On Friday we needed to take out car into the Canadian tire because of our tire pressure that refused to stay full no matter how many times we filled it up. Turns out we needed a new tire so as we sat in the waiting room we started up a conversation with the only other person in there. It started as small talk - what happened to your car? where are you from? where do you work? what's your family like? Then we started asking more profound questions like "are you religious?" He told us that he wasn't used to talking about things like that and that we were asking hard questions that made him think (that's a good thing - we like when people think!!) He was friendly but reserved. He told us that he had a lot of unanswered questions and our small talk turned into a fantastic missionary moment, He began opening up and we were able to bear testimony about life after death and why we decided to serve missions. In the end he still wasn't interested in meeting with us but we saw the light in his eyes and we know that we did what God expected of us. We gave him a card with our phone number in case he ever changes his mind. Before he left he asked us again where we are were both from - we told him Utah and he said "that's so strange because you both look so familiar. I feel like I have seen you before.." We had never met Peter before but we told him that it wasn't a coincidence, we were meant to meet him. It was a sweet experience for me . That is what missionary work is like - you don't have to wear a name tag to have an experience like that. And oh what joy those moments bring! 

Saturday - it had snowed all night and it snowed all day. We left at 10 and again got stuck in the same place we had just days before - you'd think that i had learned..After an hour of digging, rocking, pushing and doing everything we could possibly think of to get unstuck we knelt down on the side of the road and prayed for a miracle. After that the car budged a little bit more but wouldn't move. So we went and got our neighbor - he is such a friendly man who is always teasing us. He of course was able to help us out - an answer to our prayers (that came after hard work and thought and humility recognizing we were powerless on our own)  We made him biscuits while we were stuck inside again and he brought us homemade soup for dinner that night. I am so grateful for him. Saturday we also did a LOT of shoveling. My whole body is sore but it is such blessing to be able to serve and help our those who need it.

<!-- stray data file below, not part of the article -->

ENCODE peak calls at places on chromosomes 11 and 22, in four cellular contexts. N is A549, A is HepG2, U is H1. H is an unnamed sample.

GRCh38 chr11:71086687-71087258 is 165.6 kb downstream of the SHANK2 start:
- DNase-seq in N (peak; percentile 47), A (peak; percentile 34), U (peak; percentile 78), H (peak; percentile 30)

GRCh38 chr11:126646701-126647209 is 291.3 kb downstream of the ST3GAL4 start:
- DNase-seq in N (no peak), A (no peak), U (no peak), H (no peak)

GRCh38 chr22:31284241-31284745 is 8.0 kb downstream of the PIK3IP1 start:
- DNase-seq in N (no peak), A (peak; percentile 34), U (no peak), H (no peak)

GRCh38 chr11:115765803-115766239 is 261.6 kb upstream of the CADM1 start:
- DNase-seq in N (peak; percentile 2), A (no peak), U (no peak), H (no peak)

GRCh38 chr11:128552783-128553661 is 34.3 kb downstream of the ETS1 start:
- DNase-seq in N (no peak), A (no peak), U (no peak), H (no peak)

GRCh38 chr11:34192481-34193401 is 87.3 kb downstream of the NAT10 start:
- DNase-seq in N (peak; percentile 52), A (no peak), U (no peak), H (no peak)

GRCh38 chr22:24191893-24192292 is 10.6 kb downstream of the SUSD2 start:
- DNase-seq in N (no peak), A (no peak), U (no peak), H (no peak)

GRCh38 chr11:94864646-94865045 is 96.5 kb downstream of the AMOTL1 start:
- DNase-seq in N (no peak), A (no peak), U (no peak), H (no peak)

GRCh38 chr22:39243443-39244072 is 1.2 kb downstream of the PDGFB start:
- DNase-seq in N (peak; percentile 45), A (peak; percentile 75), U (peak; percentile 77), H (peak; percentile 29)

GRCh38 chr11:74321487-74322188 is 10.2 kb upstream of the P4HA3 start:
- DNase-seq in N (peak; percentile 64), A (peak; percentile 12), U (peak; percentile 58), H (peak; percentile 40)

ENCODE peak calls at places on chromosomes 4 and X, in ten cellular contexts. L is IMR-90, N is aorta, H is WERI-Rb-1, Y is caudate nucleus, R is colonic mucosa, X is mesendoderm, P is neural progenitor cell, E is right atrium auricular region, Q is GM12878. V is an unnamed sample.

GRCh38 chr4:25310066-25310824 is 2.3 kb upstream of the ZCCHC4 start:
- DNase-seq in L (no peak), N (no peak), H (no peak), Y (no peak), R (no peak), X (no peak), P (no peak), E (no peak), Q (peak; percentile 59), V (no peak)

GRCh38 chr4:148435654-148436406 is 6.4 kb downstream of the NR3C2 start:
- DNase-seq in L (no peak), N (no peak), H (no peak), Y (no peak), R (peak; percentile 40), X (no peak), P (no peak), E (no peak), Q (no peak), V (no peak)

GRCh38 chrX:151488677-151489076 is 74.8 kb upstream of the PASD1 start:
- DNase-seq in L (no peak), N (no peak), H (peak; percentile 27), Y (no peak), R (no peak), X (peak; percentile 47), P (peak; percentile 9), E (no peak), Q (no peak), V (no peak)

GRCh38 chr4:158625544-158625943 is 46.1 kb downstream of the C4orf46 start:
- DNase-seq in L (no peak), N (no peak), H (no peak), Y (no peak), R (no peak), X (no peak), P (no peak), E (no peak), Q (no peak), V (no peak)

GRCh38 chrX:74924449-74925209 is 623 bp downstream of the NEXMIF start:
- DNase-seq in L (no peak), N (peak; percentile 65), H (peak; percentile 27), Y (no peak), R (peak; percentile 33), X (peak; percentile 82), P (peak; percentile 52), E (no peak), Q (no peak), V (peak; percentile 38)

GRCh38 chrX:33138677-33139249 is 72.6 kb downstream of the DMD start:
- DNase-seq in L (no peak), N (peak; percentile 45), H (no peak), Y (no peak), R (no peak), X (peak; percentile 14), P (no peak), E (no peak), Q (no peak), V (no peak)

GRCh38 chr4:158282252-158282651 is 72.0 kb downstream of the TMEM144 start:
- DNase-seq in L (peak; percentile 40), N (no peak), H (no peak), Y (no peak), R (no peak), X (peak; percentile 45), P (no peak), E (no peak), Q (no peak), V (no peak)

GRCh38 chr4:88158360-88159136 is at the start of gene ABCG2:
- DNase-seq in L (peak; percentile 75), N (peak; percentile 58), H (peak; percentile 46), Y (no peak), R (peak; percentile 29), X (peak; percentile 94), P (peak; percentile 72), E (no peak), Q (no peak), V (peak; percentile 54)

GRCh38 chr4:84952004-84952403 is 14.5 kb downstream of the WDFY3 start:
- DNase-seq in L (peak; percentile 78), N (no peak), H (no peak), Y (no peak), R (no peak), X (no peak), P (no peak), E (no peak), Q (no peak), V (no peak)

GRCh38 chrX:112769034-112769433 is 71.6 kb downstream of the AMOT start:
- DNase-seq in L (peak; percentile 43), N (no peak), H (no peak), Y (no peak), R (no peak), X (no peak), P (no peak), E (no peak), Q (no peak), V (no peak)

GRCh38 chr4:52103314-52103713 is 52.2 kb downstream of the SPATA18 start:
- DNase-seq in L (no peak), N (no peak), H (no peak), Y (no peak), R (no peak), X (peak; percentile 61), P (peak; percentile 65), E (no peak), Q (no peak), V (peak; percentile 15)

Sunday - there were only 9 people at church again but the Spirit was just as strong in our testimony meeting - it even lasted the full hour again. Sister Renda has been reading talks to me as we drive - they bring a wonderful spirit into our companionship. Later in the day we were discussing what we feel has been the hardest part of our missions so far. These are some things that have been hard for me. 1. Knowing God's will and doing it. 2. Developing unshaken faith - to fight discouragement an the powers of Satan. 3. Being out of my comfort zone all the time. 

As we discussed these things I came to this conclusion - I remember when i played soccer there were games that Chris would yell at me a lot and I felt that i kept making mistakes and wasn't doing anything right. But I didn't give up - I tried my best and fought hard. After those games mom would always say - Chris yells because he knows your potential. HE EXPECTS A LOT OF YOU - because he knows that you are a great player and that is why he is hard on you sometimes. She was right. At the end of the game Chris would always grab my head, look me in the eyes and say "Good game grace. Awesome." I knew that he meant it. I knew that he loved me and I knew that he was proud when i tried my best. That was the best feeling in the world. And i believe it is the same in our lives, God expects a lot of us because He sees our divine potential. He knows how great we can be. So He expects much but only because He loves us. I am grateful that I have this chance to prove myself - to struggle so that i can grow - and improve - and strive to live up to His expectations. 

Love, Sister Gochnour

valentine's package to gg
PS - sorry this was so long..